Monday, May 7, 2012

International Product Support Company Senior VP Pleads Guilty to the Illegal Purchase and Sale of Smuggled R-22

Wifredo A. Ferrer, United States Attorney for the Southern District of Florida, Maureen O’Mara, Special Agent in Charge, U.S. Environmental Protection Agency (EPA), Criminal Investigation Division, Atlanta Area Office, and Alysa D. Erichs, Special Agent in Charge, U.S. Immigration and Customs Enforcement’s Homeland Security Investigations (ICE-HSI), announce that defendant Carlos A. Garcia, 52, pled guilty today in connection with the illegal receipt, purchase, and sale of ozone-depleting refrigerant gas that had been smuggled into the United States contrary to the Clean Air Act, in violation of Title 18, United States Code, Section 545.Sentencing has been scheduled before U.S. District Judge Cecilia Altonaga for June 26, 2012. Garcia faces a statutory maximum sentence of twenty years in prison.

Garcia pled guilty to Count 4 of the Superseding Indictment, which charged him with knowingly receiving, buying, selling and facilitating the transportation, concealment, and sale of approximately 13,600 kilograms of the ozone-depleting substance hydrochlorofluorocarbon-22 (HCFC-22). HCFC-22 is a widely used refrigerant for residential heat pump and air-conditioning systems. Garcia’s employer, Mar-Cone Appliance Parts Co. (Marcone), was previously convicted and sentenced for related conduct and ordered to pay a $500,000 criminal fine, a $400,000 community service payment, and was ordered to forfeit to the United States $190,534.70 in illegal proceeds.

Federal law prohibits dealing in merchandise that is imported contrary to law. The Federal Clean Air Act regulates air pollutants including ozone depleting substances such as HCFC-22. The Clean Air Act and its implementing regulations established a schedule to phase out the production and importation of ozone-depleting substances beginning in 2002, with a complete ban starting in 2030. To meet its obligations under an international treaty to reduce its consumption of ozone-depleting substances, the United States issued baseline allowances for the production and importation of HCFC-22 to individuals and companies. In order to legally import HCFC-22, one must hold an unexpended consumption allowance.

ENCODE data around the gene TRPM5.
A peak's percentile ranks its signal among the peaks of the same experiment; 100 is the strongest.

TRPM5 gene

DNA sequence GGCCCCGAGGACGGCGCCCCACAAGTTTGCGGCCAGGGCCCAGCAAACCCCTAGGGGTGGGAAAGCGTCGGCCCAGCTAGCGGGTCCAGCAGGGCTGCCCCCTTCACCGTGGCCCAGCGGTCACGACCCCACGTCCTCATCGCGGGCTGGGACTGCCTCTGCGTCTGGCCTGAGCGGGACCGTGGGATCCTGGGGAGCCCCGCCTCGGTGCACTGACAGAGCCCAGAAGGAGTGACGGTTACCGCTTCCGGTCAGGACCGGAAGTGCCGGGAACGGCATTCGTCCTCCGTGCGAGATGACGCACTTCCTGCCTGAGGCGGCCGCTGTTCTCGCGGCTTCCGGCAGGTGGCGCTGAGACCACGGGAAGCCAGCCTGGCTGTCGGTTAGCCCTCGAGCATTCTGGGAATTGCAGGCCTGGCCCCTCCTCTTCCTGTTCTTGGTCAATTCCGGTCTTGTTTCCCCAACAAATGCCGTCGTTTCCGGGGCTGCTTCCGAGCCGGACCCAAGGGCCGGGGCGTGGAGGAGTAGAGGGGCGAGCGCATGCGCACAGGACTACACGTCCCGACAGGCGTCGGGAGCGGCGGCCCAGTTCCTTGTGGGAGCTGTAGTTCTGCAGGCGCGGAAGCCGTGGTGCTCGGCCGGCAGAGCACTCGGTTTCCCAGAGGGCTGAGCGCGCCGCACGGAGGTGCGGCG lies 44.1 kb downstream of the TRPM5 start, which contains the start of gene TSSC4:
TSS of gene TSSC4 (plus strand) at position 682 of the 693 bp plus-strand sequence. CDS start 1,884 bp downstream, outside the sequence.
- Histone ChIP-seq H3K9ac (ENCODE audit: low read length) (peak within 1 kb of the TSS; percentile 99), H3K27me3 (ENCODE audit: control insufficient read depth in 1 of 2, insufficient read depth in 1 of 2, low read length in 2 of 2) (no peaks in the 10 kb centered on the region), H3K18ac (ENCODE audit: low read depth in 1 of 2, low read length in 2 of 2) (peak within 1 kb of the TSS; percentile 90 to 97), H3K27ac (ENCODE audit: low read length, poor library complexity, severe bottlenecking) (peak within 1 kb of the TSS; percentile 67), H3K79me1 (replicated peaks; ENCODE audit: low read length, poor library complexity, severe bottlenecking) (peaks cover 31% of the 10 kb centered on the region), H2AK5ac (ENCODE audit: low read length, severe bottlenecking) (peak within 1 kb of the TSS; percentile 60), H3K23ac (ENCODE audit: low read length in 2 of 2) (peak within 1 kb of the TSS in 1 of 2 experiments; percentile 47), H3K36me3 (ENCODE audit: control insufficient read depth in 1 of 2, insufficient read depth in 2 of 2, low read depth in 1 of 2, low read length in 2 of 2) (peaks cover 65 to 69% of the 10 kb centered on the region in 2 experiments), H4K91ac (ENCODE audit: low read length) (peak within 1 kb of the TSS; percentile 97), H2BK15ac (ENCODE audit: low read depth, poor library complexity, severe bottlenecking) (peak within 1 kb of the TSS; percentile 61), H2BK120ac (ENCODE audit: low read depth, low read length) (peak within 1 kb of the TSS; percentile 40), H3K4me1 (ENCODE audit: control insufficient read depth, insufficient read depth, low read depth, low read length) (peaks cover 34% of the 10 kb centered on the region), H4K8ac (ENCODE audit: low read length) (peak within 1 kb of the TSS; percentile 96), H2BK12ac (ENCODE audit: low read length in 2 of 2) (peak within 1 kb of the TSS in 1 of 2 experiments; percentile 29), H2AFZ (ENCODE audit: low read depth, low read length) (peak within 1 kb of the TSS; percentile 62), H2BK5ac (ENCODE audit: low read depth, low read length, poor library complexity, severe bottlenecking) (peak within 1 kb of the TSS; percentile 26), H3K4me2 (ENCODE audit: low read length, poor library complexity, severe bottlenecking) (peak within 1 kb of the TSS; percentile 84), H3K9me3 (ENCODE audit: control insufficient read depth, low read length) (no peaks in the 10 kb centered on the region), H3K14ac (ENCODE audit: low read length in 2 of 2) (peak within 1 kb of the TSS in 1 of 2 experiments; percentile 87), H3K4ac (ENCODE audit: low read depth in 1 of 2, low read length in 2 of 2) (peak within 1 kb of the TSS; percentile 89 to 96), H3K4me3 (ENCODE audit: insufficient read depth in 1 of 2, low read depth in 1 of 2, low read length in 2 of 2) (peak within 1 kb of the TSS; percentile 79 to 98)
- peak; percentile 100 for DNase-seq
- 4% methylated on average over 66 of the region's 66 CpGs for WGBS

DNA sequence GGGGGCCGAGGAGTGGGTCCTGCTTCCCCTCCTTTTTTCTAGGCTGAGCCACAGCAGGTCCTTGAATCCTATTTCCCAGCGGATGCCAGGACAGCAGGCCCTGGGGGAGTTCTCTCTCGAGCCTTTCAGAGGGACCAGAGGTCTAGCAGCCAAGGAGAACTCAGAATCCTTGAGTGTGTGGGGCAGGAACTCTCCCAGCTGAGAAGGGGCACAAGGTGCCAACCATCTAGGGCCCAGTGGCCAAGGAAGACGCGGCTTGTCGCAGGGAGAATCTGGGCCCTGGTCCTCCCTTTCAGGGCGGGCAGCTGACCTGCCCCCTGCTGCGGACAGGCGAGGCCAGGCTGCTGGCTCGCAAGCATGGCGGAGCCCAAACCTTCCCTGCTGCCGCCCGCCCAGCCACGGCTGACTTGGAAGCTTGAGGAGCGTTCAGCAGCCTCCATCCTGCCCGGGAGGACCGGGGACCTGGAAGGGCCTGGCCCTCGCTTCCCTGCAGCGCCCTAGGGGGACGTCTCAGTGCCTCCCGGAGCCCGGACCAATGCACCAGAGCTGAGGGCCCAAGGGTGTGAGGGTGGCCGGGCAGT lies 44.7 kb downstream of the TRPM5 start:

United States Attorney Wifredo A. Ferrer stated, “Our commitment to help protect the ozone layer from harmful chemicals is a long-term effort that requires the cooperation of businesses and individuals around the world. At home, we will continue to aggressively enforce federal laws that seek to protect our environment.”

EPA SAC Maureen O’Mara said, “It is undisputed that HCFC’s deplete the stratospheric ozone layer, which is critical to life on earth and protecting people from the harmful effects of ultraviolet radiation, including cancer. EPA is committed to working with ICE and other agencies to combat such criminal conduct, preventing these dangerous smuggling and distribution operations. Operation Catch-22 continues to be a great example of EPA’s successful efforts to investigate and pursue the just prosecution of blatant illegal conduct that jeopardizes public safety.”

“The smuggling of goods contrary to law poses a significant threat to national security and public safety. And in this particular case, the illegal importation posed a global hazard to our environment,” said Alysa Erichs, Special Agent in Charge of HSI in Miami. “This case is another example of HSI’s commitment to combating illicit trade along with our federal partners”

According to court records and proceedings, Garcia was the Senior Vice-President of Marcone’s Heating and Cooling Division responsible for executing legal purchases and sales of refrigerant gas. Instead Garcia engaged in a pattern of conduct to purchase and sell black market HCFC-22. The investigation revealed that the defendant would routinely seek out and arrange the purchase of HCFC-22 from various importers who did not hold the required unexpended consumption allowances, totaling approximately 55,488 kilograms of restricted HCFC-22, with a fair market value of approximately $639,458. The refrigerant gas was distributed by Marcone throughout the United States.